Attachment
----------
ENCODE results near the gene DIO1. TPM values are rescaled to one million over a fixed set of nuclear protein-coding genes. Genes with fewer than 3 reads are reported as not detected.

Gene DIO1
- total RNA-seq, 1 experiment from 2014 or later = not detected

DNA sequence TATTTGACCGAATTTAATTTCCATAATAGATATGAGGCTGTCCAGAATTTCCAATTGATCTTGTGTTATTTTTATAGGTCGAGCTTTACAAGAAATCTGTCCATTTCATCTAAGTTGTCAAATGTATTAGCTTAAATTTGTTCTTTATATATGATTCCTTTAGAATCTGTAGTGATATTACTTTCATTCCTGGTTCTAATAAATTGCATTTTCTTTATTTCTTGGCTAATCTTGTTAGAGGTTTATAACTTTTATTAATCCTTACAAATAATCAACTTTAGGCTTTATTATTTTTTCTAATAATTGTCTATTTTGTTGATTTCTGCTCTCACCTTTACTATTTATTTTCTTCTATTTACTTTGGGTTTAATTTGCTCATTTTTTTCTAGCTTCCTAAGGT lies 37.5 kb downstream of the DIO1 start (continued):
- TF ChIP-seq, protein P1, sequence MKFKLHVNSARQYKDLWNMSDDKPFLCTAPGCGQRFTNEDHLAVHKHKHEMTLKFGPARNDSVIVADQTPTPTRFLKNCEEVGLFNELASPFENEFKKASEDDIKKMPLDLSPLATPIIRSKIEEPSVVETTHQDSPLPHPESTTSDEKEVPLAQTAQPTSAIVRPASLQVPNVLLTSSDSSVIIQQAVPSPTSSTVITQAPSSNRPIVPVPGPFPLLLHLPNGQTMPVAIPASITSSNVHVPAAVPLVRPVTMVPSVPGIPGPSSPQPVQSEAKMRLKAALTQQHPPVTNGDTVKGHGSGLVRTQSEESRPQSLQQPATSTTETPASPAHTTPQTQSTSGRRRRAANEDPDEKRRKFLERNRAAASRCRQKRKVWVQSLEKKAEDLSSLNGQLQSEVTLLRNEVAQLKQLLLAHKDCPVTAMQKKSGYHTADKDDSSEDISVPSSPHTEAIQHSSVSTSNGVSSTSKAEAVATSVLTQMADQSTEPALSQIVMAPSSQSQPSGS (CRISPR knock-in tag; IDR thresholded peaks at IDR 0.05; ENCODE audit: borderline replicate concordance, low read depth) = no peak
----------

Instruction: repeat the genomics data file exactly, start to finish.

ENCODE results near the gene DIO1. TPM values are rescaled to one million over a fixed set of nuclear protein-coding genes. Genes with fewer than 3 reads are reported as not detected.

Gene DIO1
- total RNA-seq, 1 experiment from 2014 or later = not detected

DNA sequence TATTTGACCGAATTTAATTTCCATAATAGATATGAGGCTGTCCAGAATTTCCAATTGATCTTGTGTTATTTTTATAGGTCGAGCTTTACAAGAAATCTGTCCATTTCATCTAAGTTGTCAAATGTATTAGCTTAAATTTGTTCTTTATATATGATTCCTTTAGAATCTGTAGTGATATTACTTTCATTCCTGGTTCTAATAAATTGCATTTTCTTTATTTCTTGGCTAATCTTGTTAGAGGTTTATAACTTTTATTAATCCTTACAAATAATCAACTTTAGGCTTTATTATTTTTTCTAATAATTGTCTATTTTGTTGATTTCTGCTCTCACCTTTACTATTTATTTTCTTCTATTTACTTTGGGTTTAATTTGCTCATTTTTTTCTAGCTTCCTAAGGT lies 37.5 kb downstream of the DIO1 start (continued):
- TF ChIP-seq, protein P1, sequence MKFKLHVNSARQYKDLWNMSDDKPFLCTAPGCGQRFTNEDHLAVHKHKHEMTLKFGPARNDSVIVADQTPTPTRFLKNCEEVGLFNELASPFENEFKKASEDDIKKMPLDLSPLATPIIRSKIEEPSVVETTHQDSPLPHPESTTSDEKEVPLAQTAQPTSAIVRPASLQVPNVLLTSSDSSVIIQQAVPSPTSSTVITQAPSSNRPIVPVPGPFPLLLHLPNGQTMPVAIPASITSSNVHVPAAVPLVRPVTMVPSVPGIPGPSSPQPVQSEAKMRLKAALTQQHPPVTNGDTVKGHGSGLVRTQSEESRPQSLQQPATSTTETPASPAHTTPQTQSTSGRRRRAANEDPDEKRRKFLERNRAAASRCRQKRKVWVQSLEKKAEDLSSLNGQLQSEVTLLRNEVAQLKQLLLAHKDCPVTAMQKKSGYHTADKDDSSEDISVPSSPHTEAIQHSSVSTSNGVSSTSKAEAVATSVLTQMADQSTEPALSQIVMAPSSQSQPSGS (CRISPR knock-in tag; IDR thresholded peaks at IDR 0.05; ENCODE audit: borderline replicate concordance, low read depth) = no peak